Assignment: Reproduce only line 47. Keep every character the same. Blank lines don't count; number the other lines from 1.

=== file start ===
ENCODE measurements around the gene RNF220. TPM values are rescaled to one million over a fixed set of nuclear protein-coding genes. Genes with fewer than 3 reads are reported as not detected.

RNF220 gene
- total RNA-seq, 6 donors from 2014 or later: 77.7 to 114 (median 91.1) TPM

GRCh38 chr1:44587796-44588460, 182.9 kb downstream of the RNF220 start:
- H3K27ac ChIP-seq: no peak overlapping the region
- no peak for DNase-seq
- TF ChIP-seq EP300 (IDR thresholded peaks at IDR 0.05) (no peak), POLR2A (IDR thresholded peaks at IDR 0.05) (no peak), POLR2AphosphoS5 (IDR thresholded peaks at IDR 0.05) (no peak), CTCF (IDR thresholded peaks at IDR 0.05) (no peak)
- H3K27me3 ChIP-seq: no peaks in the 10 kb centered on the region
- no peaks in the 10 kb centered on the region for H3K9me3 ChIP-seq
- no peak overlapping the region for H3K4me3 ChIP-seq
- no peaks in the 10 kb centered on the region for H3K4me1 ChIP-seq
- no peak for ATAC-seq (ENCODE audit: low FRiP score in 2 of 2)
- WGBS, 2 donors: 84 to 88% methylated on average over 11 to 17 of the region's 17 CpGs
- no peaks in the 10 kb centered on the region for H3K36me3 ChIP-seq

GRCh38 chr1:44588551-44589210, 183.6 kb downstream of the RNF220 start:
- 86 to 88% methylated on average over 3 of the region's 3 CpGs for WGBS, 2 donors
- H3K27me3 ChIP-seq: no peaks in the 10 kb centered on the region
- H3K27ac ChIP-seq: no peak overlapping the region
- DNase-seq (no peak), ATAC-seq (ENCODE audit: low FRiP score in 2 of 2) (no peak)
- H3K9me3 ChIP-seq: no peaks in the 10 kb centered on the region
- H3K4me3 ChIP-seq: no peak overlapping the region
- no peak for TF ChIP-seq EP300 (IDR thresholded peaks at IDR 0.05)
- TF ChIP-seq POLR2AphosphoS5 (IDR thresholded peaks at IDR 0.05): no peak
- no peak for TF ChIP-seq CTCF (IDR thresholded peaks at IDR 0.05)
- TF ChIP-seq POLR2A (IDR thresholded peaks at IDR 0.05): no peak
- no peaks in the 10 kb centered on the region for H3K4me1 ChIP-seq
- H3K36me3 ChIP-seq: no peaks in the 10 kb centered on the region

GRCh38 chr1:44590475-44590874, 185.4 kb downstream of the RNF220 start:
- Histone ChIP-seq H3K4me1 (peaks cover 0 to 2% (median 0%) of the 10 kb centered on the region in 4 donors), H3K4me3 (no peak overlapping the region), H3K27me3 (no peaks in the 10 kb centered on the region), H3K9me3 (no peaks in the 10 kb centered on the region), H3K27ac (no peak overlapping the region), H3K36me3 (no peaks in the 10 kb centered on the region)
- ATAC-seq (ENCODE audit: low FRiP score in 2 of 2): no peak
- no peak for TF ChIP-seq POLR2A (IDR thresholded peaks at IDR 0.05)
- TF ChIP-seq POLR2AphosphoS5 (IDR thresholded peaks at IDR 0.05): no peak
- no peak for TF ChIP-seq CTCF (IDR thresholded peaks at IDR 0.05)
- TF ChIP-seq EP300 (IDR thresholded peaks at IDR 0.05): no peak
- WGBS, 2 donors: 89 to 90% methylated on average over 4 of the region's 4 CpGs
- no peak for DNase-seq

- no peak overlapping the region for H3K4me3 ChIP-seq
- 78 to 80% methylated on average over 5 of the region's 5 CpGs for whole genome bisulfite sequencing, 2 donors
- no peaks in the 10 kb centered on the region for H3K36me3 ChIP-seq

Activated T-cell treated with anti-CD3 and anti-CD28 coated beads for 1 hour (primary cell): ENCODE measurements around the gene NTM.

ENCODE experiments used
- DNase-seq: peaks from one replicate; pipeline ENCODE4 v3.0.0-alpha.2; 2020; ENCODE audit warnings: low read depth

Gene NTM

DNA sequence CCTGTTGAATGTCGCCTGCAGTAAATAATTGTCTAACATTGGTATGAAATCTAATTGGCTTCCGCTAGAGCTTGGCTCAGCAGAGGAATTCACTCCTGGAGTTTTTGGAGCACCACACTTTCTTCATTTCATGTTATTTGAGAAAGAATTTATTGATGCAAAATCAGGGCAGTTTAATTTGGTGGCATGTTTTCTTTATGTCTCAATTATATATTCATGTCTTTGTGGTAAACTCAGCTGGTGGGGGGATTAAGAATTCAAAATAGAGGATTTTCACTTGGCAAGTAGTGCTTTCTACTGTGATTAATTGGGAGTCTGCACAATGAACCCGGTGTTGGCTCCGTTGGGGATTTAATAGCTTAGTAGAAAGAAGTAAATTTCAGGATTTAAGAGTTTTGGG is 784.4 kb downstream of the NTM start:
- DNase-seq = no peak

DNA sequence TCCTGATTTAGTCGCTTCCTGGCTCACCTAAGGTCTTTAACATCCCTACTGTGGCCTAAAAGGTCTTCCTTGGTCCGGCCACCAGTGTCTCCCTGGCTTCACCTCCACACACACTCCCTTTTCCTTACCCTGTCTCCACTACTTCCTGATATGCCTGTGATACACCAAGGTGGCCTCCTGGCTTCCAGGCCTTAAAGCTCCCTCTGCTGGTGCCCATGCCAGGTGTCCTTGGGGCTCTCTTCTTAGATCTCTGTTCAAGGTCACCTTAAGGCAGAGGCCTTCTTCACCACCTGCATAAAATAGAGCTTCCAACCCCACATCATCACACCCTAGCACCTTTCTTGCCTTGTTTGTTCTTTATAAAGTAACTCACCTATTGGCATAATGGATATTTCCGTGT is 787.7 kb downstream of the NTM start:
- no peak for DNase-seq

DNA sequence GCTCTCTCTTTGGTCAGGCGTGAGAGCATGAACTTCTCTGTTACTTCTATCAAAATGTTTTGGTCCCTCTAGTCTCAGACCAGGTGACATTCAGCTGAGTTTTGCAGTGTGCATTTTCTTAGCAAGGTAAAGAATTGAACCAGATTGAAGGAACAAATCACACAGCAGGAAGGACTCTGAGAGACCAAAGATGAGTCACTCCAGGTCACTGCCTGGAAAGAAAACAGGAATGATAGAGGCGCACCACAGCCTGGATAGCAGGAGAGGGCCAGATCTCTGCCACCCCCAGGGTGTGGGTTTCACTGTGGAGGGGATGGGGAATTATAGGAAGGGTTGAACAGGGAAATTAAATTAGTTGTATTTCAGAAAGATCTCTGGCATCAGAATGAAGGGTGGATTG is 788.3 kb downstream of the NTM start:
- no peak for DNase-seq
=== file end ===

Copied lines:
- no peak for DNase-seq